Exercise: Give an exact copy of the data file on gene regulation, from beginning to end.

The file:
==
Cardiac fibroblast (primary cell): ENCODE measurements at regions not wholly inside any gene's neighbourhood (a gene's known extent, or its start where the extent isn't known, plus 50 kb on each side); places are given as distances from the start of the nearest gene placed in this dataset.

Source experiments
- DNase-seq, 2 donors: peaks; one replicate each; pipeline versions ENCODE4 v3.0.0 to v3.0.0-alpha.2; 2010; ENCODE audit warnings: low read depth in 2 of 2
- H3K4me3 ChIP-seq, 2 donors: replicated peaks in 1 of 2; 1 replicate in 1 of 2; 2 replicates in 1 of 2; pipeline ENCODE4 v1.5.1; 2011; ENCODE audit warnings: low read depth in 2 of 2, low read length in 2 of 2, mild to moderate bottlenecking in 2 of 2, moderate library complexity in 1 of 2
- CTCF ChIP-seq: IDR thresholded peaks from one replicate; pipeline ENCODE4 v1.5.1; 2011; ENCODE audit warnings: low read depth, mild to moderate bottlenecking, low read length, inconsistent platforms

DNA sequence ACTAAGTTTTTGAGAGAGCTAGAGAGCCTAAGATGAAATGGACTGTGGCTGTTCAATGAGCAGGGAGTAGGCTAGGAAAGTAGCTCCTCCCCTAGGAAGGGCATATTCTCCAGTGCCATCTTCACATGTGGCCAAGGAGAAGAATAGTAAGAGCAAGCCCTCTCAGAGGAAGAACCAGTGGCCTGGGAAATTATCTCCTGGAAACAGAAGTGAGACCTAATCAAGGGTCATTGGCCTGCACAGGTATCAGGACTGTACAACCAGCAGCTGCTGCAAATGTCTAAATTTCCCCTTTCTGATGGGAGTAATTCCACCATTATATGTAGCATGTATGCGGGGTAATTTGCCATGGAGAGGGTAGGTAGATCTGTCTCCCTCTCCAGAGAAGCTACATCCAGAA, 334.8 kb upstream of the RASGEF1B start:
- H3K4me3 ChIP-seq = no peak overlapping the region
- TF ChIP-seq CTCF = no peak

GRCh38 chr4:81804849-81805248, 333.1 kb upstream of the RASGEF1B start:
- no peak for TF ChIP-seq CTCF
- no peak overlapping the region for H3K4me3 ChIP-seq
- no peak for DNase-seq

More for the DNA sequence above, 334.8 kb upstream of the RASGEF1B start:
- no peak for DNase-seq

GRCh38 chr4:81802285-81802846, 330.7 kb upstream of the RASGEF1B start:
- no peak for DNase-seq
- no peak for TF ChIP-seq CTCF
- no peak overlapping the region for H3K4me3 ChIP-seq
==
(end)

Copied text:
Cardiac fibroblast (primary cell): ENCODE measurements at regions not wholly inside any gene's neighbourhood (a gene's known extent, or its start where the extent isn't known, plus 50 kb on each side); places are given as distances from the start of the nearest gene placed in this dataset.

Source experiments
- DNase-seq, 2 donors: peaks; one replicate each; pipeline versions ENCODE4 v3.0.0 to v3.0.0-alpha.2; 2010; ENCODE audit warnings: low read depth in 2 of 2
- H3K4me3 ChIP-seq, 2 donors: replicated peaks in 1 of 2; 1 replicate in 1 of 2; 2 replicates in 1 of 2; pipeline ENCODE4 v1.5.1; 2011; ENCODE audit warnings: low read depth in 2 of 2, low read length in 2 of 2, mild to moderate bottlenecking in 2 of 2, moderate library complexity in 1 of 2
- CTCF ChIP-seq: IDR thresholded peaks from one replicate; pipeline ENCODE4 v1.5.1; 2011; ENCODE audit warnings: low read depth, mild to moderate bottlenecking, low read length, inconsistent platforms

DNA sequence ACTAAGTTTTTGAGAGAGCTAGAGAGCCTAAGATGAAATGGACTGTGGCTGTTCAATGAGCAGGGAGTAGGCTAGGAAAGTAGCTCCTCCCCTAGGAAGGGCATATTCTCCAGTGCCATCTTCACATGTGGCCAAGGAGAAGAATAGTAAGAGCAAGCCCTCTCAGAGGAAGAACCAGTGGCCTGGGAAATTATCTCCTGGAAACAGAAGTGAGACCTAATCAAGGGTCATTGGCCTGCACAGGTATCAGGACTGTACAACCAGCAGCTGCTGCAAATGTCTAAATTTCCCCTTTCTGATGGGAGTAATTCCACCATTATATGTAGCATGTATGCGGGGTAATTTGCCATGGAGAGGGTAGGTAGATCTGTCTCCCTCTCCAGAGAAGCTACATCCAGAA, 334.8 kb upstream of the RASGEF1B start:
- H3K4me3 ChIP-seq = no peak overlapping the region
- TF ChIP-seq CTCF = no peak

GRCh38 chr4:81804849-81805248, 333.1 kb upstream of the RASGEF1B start:
- no peak for TF ChIP-seq CTCF
- no peak overlapping the region for H3K4me3 ChIP-seq
- no peak for DNase-seq

More for the DNA sequence above, 334.8 kb upstream of the RASGEF1B start:
- no peak for DNase-seq

GRCh38 chr4:81802285-81802846, 330.7 kb upstream of the RASGEF1B start:
- no peak for DNase-seq
- no peak for TF ChIP-seq CTCF
- no peak overlapping the region for H3K4me3 ChIP-seq